Go-Go’s “Head Over Heels” (1984)
When the Go-Go’s broke out in the summer of eighty-one I was in college and ripe for the sort of world-weary conversations hep young people have when they are certain they–and they alone–truly know the score.
More than a few people (not all of whom had the ready-made excuse of being world-weary collegians) were insisting in those days that there were bound to be a whole lotta really BIG all-female bands coming down the pike now that there was finally one.
And I, having at least some idea of how unlikely they really were, used to echo some version of my sad refrain:
“Not if they have to be that good there won’t.”
Which usually made people smile indulgently and roll their eyes.
The Go-Go’s? Seriously?
So this week I’m running errands some sunny afternoon, listening idly to the radio and “Head Over Heels”–their last big hit before they broke up in eighty-four–comes on in the middle of an Official Rock and Roll Hall of Fame Lineup consisting of ace grooves from Bruce Springsteen (“Glory Days”), the Bee Gees (“Stayin’ Alive”), U2 (“With or Without You”) and Steely Dan (“Peg,” much better than I remembered–already loved all the rest).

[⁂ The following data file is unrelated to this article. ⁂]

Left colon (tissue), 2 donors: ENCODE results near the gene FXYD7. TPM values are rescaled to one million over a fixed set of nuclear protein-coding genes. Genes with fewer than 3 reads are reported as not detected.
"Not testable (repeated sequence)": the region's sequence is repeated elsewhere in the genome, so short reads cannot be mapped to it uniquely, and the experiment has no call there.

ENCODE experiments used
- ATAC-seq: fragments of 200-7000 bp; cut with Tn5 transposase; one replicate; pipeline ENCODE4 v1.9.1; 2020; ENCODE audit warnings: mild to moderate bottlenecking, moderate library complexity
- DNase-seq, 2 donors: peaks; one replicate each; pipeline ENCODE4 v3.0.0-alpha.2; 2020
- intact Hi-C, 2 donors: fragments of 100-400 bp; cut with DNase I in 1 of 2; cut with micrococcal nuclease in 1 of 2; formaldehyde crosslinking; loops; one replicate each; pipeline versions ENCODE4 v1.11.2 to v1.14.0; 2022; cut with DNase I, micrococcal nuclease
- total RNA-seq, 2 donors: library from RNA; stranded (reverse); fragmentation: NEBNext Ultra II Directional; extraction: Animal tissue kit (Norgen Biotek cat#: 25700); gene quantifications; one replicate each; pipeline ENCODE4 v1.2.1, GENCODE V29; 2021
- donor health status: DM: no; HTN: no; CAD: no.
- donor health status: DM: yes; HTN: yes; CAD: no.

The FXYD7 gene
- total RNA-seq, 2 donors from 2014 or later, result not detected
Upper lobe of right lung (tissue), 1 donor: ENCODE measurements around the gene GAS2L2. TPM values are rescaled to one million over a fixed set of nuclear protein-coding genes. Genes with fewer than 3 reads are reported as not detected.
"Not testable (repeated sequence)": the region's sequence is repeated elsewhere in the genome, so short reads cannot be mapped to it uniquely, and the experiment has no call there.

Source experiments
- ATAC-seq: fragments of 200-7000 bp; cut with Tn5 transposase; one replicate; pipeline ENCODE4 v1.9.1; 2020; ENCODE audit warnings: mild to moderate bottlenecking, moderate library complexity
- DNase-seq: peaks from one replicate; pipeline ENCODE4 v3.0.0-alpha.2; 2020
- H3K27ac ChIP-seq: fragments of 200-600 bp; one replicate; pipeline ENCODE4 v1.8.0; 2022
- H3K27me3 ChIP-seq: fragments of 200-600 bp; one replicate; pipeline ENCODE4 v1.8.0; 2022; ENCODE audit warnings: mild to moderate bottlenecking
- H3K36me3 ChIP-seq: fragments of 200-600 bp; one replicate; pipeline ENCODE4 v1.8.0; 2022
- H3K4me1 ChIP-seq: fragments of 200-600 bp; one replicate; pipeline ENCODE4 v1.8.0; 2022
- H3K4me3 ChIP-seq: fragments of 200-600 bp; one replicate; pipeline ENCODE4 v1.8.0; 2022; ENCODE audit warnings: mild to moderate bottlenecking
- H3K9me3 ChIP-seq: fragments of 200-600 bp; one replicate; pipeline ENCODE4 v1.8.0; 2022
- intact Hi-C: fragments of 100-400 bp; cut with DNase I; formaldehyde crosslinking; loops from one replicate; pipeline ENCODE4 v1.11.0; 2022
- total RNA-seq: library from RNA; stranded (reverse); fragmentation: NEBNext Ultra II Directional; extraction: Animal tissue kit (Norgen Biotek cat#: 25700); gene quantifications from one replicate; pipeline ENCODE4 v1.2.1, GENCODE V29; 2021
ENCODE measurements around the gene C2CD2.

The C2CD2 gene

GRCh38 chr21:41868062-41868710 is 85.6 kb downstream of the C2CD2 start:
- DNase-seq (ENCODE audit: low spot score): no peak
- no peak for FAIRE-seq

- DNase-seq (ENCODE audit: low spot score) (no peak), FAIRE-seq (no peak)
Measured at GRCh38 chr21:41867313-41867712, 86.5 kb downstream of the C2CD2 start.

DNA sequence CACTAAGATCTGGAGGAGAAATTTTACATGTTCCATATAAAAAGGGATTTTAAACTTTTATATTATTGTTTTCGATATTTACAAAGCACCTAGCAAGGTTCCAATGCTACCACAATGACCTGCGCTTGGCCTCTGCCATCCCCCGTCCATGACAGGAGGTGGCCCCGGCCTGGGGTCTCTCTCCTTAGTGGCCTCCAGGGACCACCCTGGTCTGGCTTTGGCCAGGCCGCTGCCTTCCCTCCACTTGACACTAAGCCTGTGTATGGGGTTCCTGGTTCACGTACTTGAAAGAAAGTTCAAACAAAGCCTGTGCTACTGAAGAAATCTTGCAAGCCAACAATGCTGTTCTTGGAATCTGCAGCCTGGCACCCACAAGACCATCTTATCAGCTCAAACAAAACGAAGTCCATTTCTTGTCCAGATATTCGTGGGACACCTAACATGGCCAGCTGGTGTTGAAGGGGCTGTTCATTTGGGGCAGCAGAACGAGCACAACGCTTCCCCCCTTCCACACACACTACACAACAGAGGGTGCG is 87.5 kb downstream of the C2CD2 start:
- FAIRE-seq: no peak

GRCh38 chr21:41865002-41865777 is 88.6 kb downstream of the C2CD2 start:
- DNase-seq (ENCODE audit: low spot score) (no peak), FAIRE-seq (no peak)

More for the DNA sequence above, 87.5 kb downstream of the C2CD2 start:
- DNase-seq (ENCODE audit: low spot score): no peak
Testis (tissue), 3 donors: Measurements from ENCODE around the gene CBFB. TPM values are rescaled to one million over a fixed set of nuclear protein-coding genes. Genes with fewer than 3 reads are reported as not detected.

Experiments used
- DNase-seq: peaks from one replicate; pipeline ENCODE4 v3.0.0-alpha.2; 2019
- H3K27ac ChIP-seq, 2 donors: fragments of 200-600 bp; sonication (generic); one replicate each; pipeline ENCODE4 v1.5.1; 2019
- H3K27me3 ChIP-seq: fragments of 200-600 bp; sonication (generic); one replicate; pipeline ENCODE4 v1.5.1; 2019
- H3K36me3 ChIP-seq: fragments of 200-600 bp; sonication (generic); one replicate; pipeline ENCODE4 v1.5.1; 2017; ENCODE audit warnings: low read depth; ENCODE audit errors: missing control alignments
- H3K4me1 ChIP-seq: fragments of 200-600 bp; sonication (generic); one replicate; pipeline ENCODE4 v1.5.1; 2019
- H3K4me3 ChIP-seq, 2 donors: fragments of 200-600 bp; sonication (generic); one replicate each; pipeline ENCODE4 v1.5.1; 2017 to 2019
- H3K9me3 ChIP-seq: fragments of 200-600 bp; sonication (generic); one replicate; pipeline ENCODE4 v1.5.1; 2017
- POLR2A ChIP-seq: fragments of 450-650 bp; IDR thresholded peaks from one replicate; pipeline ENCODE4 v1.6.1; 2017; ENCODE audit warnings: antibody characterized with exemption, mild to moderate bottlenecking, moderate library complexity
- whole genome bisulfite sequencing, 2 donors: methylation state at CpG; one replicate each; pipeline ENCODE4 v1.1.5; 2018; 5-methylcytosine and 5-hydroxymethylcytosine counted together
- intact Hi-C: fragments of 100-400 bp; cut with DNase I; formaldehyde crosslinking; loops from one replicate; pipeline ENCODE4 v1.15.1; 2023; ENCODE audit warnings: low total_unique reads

Naturally it jumps up and runs away from everything else. Even the bass-line on “Stayin’ Alive” can’t quite keep up, which is something I bet I’m never gonna say about the Beatles or the Ramones.
Or the Bangles for that matter.
You know, the one really big all-female band that actually did come down the pike.
Which brings me to one of my old stand-by maxims.
If you want to be right about the future, be dire…be very dire.
Be dire, even about the things that make you smile.
Spinners “Don’t Let the Green Grass Fool You” (1973)
Spinners (for some reason, there was no “the” in their Atlantic period) were my winding down music this week. This, from their first album on the label, was the side that grabbed me in a new way, mostly because it’s sly and cool where Wilson Pickett’s epochal hit version (one of his very greatest records) was pleading and desperate. A fascinating aside, then, into the conversations Black America sometimes has with itself while White America listens in.
And I’m not sure there has ever been a better distillation of Black America’s existential dilemma–to assimilate or not to assimilate.
When Philippe Wynne sings about wanting his woman to stay “right here girl in these big, black arms of mine” it cuts about seven different ways because it’s entirely possible that it’s a con, entirely possible that it’s not and entirely possible that the singer himself has lost track.
What is that woman looking for anyway? Sung by even the greatest white singer we would pretty much know. Sung by a black man wearing as many masks as Philippe Wynne, there’s just no telling.
Not that I intend to abandon the search. It’s just that it got a lot more complicated. There are no safe places in rock and roll if you keep you’re ears open.